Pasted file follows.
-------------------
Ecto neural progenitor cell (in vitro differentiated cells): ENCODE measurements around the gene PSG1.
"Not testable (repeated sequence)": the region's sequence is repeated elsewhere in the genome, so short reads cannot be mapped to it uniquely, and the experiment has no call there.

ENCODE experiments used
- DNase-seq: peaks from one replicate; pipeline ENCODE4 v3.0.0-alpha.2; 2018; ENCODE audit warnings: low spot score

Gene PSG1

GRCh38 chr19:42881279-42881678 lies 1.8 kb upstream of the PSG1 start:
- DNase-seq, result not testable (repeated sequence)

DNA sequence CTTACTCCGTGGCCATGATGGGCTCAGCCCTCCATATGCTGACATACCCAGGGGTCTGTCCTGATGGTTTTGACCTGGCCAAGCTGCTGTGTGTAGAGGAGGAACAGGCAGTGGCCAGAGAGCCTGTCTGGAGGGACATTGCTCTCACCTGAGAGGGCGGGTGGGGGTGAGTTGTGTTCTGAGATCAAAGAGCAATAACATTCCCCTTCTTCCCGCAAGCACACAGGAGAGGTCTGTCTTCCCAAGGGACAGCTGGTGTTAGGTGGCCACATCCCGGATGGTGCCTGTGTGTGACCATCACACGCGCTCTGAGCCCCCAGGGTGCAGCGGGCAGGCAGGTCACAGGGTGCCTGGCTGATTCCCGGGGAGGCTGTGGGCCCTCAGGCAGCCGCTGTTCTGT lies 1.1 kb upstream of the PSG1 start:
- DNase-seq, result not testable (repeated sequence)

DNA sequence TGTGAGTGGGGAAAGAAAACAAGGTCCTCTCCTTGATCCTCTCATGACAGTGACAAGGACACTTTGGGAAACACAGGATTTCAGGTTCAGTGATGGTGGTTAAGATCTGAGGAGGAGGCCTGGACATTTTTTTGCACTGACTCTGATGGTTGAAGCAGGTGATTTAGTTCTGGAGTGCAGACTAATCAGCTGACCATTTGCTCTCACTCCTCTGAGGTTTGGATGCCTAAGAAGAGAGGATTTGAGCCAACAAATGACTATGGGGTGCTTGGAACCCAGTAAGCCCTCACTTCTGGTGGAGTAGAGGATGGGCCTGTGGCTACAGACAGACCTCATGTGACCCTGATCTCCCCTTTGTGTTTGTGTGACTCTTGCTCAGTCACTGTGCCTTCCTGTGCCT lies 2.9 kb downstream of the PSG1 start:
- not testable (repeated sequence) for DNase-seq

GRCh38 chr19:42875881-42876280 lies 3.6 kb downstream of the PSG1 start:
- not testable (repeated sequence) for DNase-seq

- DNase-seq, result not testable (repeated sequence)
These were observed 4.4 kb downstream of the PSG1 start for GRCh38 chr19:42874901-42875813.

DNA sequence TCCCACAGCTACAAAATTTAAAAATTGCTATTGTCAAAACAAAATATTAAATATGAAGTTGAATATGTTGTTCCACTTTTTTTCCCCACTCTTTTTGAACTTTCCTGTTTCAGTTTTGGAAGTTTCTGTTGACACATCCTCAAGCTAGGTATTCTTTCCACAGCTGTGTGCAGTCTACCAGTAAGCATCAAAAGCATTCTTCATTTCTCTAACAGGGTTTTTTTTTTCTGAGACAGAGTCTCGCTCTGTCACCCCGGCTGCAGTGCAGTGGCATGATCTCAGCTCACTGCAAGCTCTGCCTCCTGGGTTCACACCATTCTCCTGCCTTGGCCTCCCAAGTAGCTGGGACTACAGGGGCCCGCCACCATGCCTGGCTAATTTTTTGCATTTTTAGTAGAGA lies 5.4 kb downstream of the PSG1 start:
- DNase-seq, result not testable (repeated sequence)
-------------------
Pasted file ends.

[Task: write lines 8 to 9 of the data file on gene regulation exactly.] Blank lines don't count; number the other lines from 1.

DNA sequence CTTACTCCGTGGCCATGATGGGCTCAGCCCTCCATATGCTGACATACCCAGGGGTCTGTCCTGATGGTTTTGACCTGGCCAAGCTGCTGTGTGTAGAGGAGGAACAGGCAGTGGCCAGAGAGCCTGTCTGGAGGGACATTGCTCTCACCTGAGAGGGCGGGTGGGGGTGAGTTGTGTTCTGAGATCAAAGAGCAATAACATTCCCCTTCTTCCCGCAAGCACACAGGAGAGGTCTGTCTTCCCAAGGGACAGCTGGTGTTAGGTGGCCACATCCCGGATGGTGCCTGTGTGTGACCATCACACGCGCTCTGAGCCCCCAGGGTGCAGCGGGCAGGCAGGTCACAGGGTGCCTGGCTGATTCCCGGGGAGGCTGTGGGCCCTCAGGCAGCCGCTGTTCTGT lies 1.1 kb upstream of the PSG1 start:
- DNase-seq, result not testable (repeated sequence)